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Earlier this summer, the Federal Aviation Administration published new unmanned aerial systems (UAS) rules under CFR Part 107. In short, the rules outlined operating rules for small UAS, which included the creation of a new remote pilot certificate with a small UAS rating. Starting Aug. 29, 2016, this new rating will be required for a pilot to fly a small UAS or drone for commercial purposes in the United States.
Once in possession of the new remote pilot certificate with a small UAS rating, a pilot will be allowed to operate a registered small UAS under 55 pounds for commercial purposes in Class G airspace, within visual line-of-sight, during the day, and below 400 feet above ground level. UAS are required to yield to manned aircraft at all times.
The new rules also specifically forbid UAS pilots from flying above 100 miles per hour, over people, in restricted areas, or from a moving vehicle.
Receiving the Certificate
Since the announcement of the new certificate and rating, the FAA and testing centers have been flooded with inquiries, highlighting significant interest.
“The phones have been ringing off the hook since the new rules came out, and we booked 45 test reservations in the first two days after the FAA announced the August 29 date,” said Claudia Herrera, FAA test center supervisor and proctor at Group 3 Aviation in Van Nuys, California. “The rating is required the day testing begins, so people are setting their test reservations early.”
According to the FAA’s Remote Pilot – Small Unmanned Aircraft Systems Airman Certification Standards, pilots must have knowledge of several key areas to be a UAS pilot. These areas include regulations, airspace classification and operating requirements, weather, loading and performance, and operations.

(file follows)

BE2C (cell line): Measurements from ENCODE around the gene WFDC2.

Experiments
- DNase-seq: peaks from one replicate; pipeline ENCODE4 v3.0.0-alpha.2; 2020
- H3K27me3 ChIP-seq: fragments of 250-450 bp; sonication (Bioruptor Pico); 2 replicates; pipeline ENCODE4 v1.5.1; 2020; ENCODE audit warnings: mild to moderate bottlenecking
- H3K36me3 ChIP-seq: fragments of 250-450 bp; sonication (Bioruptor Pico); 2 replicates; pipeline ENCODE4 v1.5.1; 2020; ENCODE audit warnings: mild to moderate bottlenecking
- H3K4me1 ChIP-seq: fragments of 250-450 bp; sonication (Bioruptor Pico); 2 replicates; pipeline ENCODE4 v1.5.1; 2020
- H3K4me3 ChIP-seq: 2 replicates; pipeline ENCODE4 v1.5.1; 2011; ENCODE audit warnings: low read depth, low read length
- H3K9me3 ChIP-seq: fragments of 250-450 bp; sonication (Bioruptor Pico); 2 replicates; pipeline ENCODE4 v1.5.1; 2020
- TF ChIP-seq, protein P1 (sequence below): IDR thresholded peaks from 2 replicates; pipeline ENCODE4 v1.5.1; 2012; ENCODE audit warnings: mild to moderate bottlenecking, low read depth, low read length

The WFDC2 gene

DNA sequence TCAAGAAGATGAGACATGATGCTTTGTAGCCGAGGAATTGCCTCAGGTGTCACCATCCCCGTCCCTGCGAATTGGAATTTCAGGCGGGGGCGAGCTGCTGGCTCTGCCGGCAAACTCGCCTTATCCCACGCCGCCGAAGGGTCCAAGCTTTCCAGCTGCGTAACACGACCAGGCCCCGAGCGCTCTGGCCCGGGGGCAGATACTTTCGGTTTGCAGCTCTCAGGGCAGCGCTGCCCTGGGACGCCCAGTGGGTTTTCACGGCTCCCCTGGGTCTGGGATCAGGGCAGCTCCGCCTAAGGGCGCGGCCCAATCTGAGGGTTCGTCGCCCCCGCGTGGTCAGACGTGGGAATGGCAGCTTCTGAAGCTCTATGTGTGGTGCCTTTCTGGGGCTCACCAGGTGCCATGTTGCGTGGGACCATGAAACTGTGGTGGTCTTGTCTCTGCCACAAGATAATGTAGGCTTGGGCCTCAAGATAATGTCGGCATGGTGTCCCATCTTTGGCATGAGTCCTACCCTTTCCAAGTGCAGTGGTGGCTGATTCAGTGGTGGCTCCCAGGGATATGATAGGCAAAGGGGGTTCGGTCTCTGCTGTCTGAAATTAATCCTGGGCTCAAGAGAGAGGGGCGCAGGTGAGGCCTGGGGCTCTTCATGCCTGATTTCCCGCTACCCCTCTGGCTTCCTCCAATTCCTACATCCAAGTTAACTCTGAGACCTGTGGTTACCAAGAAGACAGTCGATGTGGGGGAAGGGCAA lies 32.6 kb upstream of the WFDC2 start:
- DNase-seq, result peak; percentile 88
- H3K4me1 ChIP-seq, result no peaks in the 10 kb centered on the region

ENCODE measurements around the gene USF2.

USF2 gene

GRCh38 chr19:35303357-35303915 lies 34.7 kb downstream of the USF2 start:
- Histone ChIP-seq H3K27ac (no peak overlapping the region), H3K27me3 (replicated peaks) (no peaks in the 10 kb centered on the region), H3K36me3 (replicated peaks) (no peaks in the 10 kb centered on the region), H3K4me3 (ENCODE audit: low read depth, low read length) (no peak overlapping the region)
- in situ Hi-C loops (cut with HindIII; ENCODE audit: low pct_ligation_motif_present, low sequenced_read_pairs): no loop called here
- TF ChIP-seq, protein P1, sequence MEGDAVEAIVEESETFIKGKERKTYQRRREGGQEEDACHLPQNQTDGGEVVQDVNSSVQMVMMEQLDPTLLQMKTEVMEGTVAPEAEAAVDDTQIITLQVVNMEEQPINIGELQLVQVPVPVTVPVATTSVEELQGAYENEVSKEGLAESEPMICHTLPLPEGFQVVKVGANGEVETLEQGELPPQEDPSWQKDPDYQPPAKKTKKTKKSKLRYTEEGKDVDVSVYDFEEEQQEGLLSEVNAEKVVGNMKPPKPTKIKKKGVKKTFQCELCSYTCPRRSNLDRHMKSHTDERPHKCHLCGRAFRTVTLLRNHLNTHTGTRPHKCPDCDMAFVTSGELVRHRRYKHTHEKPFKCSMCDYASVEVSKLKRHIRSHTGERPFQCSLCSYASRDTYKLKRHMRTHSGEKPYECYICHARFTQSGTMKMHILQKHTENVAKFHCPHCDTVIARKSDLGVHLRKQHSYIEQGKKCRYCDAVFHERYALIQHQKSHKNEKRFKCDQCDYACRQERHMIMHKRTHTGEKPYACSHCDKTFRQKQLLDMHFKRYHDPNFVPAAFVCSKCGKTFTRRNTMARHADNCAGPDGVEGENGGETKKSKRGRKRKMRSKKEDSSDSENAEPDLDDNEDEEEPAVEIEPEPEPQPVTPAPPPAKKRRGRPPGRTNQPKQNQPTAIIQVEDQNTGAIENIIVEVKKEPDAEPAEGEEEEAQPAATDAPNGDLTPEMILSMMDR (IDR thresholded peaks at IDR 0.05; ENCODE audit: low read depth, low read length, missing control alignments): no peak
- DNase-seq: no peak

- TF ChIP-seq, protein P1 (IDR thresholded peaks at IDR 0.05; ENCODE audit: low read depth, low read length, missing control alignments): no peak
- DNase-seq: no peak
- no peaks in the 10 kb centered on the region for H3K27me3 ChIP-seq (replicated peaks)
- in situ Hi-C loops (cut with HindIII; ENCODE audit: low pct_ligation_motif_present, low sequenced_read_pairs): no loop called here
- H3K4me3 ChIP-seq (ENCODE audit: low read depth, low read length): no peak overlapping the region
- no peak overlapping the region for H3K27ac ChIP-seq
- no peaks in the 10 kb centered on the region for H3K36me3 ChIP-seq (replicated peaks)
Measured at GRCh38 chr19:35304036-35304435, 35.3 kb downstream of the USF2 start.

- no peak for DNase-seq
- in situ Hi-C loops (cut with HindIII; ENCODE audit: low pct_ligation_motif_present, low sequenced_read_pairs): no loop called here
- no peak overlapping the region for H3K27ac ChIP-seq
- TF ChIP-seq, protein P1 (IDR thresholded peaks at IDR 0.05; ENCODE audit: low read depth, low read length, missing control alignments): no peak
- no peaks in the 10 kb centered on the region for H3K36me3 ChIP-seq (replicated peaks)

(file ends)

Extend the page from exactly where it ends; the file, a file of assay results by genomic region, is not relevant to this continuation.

In Part 107, the FAA outlines two ways pilots can demonstrate their knowledge to receive their certificate. Current FAA Part 61 pilots can take the FAA’s online training option and submit proof with their applications. New pilots, however, are required to take the FAA knowledge test for the rating.
Current Part 61 pilots (those having had a flight review in the past 24 months) interested in the rating can complete the FAA’s online training course, “Part 107 small Unmanned Aircraft Systems ALC-451.” This course is already available on the FAA FAASTeam website. The training is required every two years to remain a current UAS pilot.
Upon completion of the training, pilots complete FAA Form 8710-13 (available through the FAA’s Integrated Airman Certificate and/or Rating Application System (IACRA) starting August 29) and bring it, with proof of the training and government issued photo identification, to a FAA Flight Standards District Office (FSDO), airman certification representative (ACR), designated pilot examiner (DPE) or FAA-certificated flight instructor (CFI) for identity confirmation and signature.
Those electing to work with the FSDO, ACR or DPE will leave with a temporary Remote Pilot Certificate with a Small UAS Rating. Those working with a CFI will be sent the certificate once the FSDO has signed it off and sent it to the FAA pilot registry office.
People without a Part 61 certificate are required to pass an FAA knowledge test every two years with a 70 percent passing grade. The FAA knowledge test will be available through FAA-authorized computer testing centers across the nation on August 29, and many sites are already taking reservations.
Once passing the test, applicants log onto the FAA’s IACRA website, create an account then follow the instructions to apply for the rating. It’s important to note the FAA’s computer system will not have access to test scores until 48 hours after the test has been taken, so it’s recommended that applicants log in two days after taking the test to complete the process.
Information and Test Preparation
The FAA has stated on its website that no ground school is required to take the knowledge test and no past training or courses taken will count toward the certificate.
However, the FAA does encourage self-training, online training or taking a course to become familiar with the regulations in preparation for the test.
The FAA has posted information on the steps to take toward the rating, test preparation materials, sample test questions and frequently asked questions on its UAS website.